Thanks once again,


      • Federico Turri
        March 7, 2011 at 7:56 pm

        Jon, I’m italian but I leave in London therefore I have no problem to pay with bank transfer. Just send me your bank details so when you receive the money you can send me your book. My address is [Edited to protect Frederico’s identity].
        Kind Regards

  2. August 24, 2012 at 3:59 pm

    Jon, I wish there were more pictures or diagrams of the places you talk about.
    All the best,
    Hock Tjoa

    • September 9, 2012 at 12:22 pm

      Couldn’t agree more. If only I had time! I do try…

  3. liam clarke
    October 25, 2014 at 8:46 am

    Dear Jon Cannon: It looks as if I pushed the right button.
    I am about to get a copy of your ‘Cathedral’ as I am currently doing a course on art history and about to write an essay on Salisbury Cathedral.
    I am especially interest in a man called Richard Poore who was a Bishop there when the building of the cathedral was started. I believe that you refer to Poore in your book and so look forward to reading your comments on him.
    However I am finding it very difficult to get material about him. He is asserted, by some, usually in a couple of sentences, to be hugely influential in the very architecture of the building – keeping it in line with his reformist views on liturgy. Apart from finding it difficult to see how this would be feasible, I need to read more about Poore but, given that he is asserted to be a kind if English Abbott Suger, there seems little evidence for this??

    If you could spare a couple of minutes to comment on this it would be appreciated.

    Many thanks


    • October 29, 2014 at 8:38 am

      Thanks for your interest, Liam, and apologies for the slow reply — I’ve been away. Yes, this is often asserted to be the case, and your scepticism is wise. In this case I agree with Poore’s shaping influence, though all the evidence is circumstantial, so if in your essay you had a go at demolishing the idea that would not be out of order (people have done just this with Suger)! You should find the main arguments in my book, with references: you’ll need to go further into the academic literature to see why people think this about Poore and his circle. Look at Sarah Brown’s book on Salisbury, and that by Kidson and Cooke — the references will be in my bibliography. Also have a look at Poore’s biography in the ODNB (Oxford Dictionary of National Biography), if you have access to it (many public libraries do) — that will give you the most authoritative and up to date account of his life, again fully referenced. I think, too, that the cathedral itself publishes some specialist guidebooks on the subject, if you can get there. The key argument is a) that the building of the new cathedral and Poore’s revision of its constitution and liturgy occur at exactly the same time; and b) that some aspects of the building’s design seem to relate to specific requirements, particularly of the constitution (eg the number of altars). The sense that Salisbury is aesthetically a kind of ‘model cathedral’ is a strong one, but harder to define, or to be sure that this is deliberate, or due to the influence of the then-bishop.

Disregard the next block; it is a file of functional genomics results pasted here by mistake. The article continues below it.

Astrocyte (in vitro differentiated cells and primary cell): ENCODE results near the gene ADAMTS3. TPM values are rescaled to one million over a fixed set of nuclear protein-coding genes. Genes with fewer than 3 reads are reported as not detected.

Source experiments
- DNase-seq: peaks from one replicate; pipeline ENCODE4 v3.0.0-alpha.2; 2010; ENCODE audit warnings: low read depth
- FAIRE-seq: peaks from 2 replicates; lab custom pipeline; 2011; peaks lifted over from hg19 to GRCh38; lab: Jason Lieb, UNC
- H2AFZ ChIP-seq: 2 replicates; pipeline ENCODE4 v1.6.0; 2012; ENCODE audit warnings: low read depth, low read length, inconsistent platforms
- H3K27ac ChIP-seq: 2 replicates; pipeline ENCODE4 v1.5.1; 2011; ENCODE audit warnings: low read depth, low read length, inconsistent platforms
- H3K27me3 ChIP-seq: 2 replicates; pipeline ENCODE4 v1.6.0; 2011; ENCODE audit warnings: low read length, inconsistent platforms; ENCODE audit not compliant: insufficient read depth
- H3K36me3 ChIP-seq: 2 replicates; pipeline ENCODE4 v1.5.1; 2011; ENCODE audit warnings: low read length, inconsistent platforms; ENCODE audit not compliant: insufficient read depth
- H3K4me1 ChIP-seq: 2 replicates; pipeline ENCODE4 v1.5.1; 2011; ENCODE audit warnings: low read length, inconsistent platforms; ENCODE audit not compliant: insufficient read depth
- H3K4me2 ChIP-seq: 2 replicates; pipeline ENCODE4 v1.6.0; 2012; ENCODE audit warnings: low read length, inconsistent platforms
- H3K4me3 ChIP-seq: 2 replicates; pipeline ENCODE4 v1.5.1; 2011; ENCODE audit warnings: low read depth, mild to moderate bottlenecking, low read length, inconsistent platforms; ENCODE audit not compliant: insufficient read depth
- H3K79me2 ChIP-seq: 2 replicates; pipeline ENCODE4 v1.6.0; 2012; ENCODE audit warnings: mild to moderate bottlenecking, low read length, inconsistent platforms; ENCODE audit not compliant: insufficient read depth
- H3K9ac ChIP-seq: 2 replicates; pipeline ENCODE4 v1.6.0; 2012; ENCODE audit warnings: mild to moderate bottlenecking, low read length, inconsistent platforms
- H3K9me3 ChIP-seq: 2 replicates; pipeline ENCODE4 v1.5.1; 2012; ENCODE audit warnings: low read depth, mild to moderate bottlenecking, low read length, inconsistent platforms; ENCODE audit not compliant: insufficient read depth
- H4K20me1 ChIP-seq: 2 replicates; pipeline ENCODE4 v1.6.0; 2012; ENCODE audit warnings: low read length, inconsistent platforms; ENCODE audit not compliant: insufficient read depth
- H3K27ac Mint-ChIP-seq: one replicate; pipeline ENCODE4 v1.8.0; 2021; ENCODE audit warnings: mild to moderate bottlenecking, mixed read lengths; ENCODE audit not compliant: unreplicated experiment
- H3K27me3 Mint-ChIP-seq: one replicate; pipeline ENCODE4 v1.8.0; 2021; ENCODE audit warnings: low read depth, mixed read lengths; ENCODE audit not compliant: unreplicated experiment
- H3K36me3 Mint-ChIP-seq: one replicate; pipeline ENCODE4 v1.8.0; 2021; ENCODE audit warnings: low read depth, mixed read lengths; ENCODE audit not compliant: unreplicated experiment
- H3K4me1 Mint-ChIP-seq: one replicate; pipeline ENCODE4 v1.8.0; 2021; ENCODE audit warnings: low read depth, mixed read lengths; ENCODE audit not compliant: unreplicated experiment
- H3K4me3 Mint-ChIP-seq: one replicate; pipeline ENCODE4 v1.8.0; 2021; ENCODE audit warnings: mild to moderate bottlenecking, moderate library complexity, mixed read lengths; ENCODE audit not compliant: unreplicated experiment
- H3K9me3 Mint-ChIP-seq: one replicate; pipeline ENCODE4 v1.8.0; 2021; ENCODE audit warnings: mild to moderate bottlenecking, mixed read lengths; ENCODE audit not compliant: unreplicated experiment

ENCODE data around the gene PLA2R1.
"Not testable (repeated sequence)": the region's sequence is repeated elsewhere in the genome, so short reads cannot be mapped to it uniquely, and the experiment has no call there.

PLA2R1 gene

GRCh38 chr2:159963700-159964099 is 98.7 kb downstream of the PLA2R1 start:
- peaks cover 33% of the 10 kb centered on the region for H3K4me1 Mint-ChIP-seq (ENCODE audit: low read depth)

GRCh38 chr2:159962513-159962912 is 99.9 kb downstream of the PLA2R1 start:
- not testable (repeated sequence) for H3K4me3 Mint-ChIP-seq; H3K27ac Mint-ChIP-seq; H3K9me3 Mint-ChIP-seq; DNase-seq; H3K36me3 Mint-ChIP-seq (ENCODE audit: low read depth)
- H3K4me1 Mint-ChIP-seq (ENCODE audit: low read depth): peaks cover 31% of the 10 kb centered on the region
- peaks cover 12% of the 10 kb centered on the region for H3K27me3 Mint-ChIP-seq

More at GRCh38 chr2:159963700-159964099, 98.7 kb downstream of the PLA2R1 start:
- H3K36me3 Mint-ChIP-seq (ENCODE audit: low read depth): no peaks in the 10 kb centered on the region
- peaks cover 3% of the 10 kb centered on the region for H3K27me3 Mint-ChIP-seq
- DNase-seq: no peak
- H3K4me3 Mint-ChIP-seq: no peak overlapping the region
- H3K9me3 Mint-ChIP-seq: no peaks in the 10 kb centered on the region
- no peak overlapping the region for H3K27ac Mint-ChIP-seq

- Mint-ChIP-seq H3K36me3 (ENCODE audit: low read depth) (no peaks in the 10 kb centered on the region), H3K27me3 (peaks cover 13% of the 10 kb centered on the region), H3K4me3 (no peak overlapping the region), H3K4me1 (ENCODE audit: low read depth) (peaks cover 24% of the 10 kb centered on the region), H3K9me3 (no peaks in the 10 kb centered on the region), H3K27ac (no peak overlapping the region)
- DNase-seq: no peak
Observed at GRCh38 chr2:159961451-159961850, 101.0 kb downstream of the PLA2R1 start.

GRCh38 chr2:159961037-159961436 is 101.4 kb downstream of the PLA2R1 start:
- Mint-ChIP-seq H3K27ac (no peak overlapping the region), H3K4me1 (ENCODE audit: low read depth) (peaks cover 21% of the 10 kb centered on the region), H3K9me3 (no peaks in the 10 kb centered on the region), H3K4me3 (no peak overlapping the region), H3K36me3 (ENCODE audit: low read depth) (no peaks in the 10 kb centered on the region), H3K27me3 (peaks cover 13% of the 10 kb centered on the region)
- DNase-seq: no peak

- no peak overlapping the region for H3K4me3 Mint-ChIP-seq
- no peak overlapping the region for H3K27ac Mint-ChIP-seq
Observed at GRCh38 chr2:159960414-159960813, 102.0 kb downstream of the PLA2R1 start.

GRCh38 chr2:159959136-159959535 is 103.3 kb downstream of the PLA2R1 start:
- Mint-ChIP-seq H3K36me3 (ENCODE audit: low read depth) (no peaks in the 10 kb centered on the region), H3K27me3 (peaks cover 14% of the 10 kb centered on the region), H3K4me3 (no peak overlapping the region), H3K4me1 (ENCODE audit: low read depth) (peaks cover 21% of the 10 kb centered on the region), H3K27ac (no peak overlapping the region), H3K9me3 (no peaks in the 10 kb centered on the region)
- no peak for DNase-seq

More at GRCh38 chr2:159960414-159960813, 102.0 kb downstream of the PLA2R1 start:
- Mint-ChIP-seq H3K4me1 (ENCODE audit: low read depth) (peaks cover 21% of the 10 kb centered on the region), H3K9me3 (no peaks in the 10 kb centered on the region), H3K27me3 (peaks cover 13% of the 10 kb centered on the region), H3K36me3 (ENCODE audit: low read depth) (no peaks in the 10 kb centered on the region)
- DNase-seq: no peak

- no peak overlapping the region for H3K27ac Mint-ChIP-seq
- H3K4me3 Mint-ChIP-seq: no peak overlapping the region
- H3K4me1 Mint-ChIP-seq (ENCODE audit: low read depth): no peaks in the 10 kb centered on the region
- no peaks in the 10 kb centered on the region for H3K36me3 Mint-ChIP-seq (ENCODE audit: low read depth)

4. liam clarke
    October 30, 2014 at 1:24 pm